Thurston County News

 

​Questions and inquiries regarding News Release content should be directed to the Thurston County Public Information Officer:

Meghan Porter
360-867-2097

Bryan Dominique
360-867-2091

Wednesday, January 2, 2019
Court in the Classroom: District Court Brings Court to Students
By Bryan Dominique, Public Information Officer

​Sue Dubuisson is a retired Thurston County District Court Judge, but retirement hasn't kept her out of the courtroom. She is a volunteer mediator with the Dispute Resolution Center of Thurston County and helps mediate cases in small claims court.

Through mediation, Dubuisson and other volunteers are helping citizens reach a settlement on their own to avoid having a judge issue the resolution. Small claims cases are limited to $5,000 in restitution, and those cases may involve anything from traffic accidents, damages to a property, or issues involving small businesses in the community.

"A judge can provide a monetary resolution, but money may not really settle things. If you are awarded money, you may not actually receive it," said Dubuisson. "Collecting money can be time consuming and costly, and in many cases it costs more to collect than what you are receiving."

Students at Capital High School in Olympia were able to see the mediation process firsthand on Wednesday, December 5, when District Court hit the road for their 'Court in the Classroom' program. Court in the Classroom stems from the Court's ethos of "Serving justice through serving people." District Court Judge Kalo Wilcox was the presiding judge for small claims court at the high school.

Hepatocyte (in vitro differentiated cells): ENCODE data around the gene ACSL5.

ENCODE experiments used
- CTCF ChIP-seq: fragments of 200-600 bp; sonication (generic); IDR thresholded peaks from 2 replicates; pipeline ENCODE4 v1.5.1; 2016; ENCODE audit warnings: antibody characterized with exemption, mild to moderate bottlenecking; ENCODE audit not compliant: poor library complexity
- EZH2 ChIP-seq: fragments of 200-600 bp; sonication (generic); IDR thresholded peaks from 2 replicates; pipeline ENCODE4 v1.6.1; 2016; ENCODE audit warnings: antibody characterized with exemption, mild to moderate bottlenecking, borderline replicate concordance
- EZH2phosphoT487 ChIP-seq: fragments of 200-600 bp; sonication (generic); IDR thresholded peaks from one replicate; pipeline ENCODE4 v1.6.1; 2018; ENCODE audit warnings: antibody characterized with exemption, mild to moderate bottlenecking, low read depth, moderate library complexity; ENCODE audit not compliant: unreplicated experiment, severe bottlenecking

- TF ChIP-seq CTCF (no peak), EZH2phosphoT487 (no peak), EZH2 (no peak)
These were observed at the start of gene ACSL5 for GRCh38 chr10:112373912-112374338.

"The cases you'll see today are real cases involving people in our community," said Wilcox in her opening remarks. She also provided ground rules for conduct and explained the way a case is heard, including the mediation process.

The first case the students saw concerned a business transaction between a dog owner and dog breeder.

The plaintiff had adopted a dog from the breeder, but the dog fell ill and required veterinary care days after being brought home.

"Often times it comes down to preserving a relationship, said Dubuisson. "In this case the breeder was concerned about her reputation, and the dog owner was concerned about her dog being sick; money wasn't the issue."  

The dog owner's original settlement request was for the breeder to pay for the veterinary visit, which cost more than $2,500. Dubuisson guided the two through a mediation process that took about 20 minutes. In that time they came to an agreement that left both parties feeling satisfied and understood.

"The dog owner agreed to split the veterinary payment in exchange for being allowed to write an online review that would include an acknowledgment the breeder worked with her to resolve the issue," said Dubuisson.

Dubuisson added that the Dispute Resolution Center of Thurston County is successful in mediating about half of all the cases they hear, and that district court judges have embraced mediation for many years.

"The Thurston County model has been copied around the state. It turns out we were pioneers, and judges from other jurisdictions saw the value in mediation," she said.

The Dispute Resolution Center of Thurston County also helps people resolve conflicts outside of the courtroom– be it a neighborhood dispute with a homeowners association to helping parents create a parenting plan. You can learn more at http://www.mediatethurston.org.  

To learn more about the Court in the Classroom program, visit https://www.knkx.org/post/judge-brings-court-olympia-high-school-students or http://nwlawyer.wsba.org/nwlawyer/sept_2018?pg=30#pg30.  

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County Commissioners:

John Hutchings
District 1

Gary Edwards
District 2

Tye Menser
District 3